|Screengrab of log cabin at Cracker Country in Tampa.|
Photo credit: City of Tampa video
I grew up in New York City when it was the most populous city in the country. My grandparents had a rustic summer bungalow about a two-hour (in those days) drive from the loud, crowded neighborhoods I and my extended family called home. And I mean rustic. The bungalow had no running water, no electricity, and no bathroom. It was small, with exposed ceiling beams.
I thought it the height of fun to run across the narrow lane and get water from an old-fashioned iron pump. At night, I'd fall asleep in a room crowded with siblings and cousins, listening to the adults talking and playing cards on the porch in the glow of kerosene lamplight.
Very nostalgic. Very not me. I lead a simple life in a midsize town with all the modern conveniences needed and wanted. In younger adulthood, I loved to tent camp in Florida forests and parks with family and friends. But I couldn't live in pioneer conditions unless my survival depended on it. Not then, not now. Kill and pluck a chicken? Yikes.
Yet my interest in that era and way of life persists. I'm not alone, either. I continually find evidence of re-created rural homesteads the more I research Florida pioneer history. They appear to be popular with visitors young and old. The older ones remember the good parts of the past, the way I've enshrined memories of my bungalow vacations. The younger ones learn of a time before smart phones and the Internet.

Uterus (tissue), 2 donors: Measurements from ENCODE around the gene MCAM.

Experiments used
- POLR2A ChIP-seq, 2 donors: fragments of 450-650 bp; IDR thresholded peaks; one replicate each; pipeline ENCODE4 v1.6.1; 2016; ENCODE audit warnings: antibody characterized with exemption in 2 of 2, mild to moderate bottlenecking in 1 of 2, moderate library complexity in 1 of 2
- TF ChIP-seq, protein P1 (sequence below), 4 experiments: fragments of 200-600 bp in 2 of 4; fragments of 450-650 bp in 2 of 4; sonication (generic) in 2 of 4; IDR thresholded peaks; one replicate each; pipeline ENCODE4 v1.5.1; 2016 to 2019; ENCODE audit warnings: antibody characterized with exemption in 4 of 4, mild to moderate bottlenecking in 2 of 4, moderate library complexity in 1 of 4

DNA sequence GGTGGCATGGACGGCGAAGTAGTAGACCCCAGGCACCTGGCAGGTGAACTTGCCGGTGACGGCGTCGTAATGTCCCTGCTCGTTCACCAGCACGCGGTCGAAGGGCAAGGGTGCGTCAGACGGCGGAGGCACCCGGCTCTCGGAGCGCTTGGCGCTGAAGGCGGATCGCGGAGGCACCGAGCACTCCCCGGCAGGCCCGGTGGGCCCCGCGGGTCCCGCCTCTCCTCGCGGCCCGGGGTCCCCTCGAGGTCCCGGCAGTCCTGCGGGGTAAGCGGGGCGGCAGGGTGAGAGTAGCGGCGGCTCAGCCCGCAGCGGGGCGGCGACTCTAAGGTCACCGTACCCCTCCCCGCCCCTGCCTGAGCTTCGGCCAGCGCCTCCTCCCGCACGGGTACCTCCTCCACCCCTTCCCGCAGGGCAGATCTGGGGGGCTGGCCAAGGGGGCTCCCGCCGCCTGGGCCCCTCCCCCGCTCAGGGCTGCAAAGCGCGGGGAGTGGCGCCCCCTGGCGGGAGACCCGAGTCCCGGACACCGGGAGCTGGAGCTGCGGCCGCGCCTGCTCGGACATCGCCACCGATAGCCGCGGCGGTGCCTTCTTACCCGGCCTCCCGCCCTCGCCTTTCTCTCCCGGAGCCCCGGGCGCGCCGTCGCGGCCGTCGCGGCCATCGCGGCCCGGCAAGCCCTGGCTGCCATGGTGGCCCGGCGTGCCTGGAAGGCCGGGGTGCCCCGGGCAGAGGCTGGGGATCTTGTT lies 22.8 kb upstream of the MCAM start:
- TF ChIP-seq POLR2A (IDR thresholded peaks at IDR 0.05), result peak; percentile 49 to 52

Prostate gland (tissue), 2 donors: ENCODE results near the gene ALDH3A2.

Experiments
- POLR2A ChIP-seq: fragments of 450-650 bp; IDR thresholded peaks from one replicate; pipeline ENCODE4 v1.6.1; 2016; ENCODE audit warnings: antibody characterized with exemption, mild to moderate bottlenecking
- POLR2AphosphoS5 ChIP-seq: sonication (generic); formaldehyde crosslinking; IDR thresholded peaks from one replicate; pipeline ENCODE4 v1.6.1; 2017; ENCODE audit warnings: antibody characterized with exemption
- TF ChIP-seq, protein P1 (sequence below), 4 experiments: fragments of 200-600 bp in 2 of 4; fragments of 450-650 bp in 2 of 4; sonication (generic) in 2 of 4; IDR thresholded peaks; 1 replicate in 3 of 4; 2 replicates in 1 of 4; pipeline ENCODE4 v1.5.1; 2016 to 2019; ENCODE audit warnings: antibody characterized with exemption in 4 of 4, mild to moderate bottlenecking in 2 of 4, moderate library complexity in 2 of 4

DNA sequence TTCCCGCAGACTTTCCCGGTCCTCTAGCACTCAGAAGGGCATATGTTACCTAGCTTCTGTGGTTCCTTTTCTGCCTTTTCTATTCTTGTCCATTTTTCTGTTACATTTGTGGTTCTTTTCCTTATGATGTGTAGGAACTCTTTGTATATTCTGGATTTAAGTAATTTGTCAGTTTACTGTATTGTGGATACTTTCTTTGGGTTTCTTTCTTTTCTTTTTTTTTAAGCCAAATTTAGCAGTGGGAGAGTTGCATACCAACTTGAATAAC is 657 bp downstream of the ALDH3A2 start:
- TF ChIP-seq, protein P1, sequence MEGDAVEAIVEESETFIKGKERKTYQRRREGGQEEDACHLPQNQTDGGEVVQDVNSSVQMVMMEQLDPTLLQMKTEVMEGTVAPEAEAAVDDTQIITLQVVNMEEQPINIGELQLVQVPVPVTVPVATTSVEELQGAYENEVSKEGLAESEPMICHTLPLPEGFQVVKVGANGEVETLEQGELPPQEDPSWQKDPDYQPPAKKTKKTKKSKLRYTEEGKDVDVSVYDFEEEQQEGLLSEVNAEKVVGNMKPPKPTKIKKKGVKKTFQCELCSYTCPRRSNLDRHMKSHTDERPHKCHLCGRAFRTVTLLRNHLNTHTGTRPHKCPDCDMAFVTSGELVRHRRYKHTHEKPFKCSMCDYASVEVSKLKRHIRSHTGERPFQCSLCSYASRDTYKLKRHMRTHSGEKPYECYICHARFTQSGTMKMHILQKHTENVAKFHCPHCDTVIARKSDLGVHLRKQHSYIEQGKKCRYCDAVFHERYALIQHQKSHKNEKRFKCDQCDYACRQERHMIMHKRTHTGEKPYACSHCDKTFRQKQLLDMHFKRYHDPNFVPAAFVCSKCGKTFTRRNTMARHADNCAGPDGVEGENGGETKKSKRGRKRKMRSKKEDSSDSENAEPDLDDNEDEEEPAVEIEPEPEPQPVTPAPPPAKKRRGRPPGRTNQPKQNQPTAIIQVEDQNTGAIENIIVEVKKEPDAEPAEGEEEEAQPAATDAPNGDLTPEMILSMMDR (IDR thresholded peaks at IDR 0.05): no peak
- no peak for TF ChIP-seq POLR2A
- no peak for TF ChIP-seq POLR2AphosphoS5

As an aside, I think these museums need to step up programming to include more about the lives of marginalized peoples of earlier times. Many places are starting to incorporate such history, but more details need to emerge.
My time in the old country bungalow was brief - weekends and short summer stays - but full of relatives and laughter. Most of all, full of love. And maybe that's what I and everyone else really grasp from these portraits of the past. The human connection is what matters most.
Here's another tourist-oriented rural homestead to visit: Cracker Country on the Florida State Fairgrounds in Tampa. I haven't been there yet, but will visit when possible. Am especially intrigued by the Carlton family connection. I used to work at Stetson University, which was Doyle Carlton Sr.'s alma mater and to which he donated generously as an alumnus. The student union, popularly called the CUB, is actually named Carlton Student Union.
Thank you, readers, for letting me ramble in this post. I'll get back to basics next month!
Cracker Country in Tampa: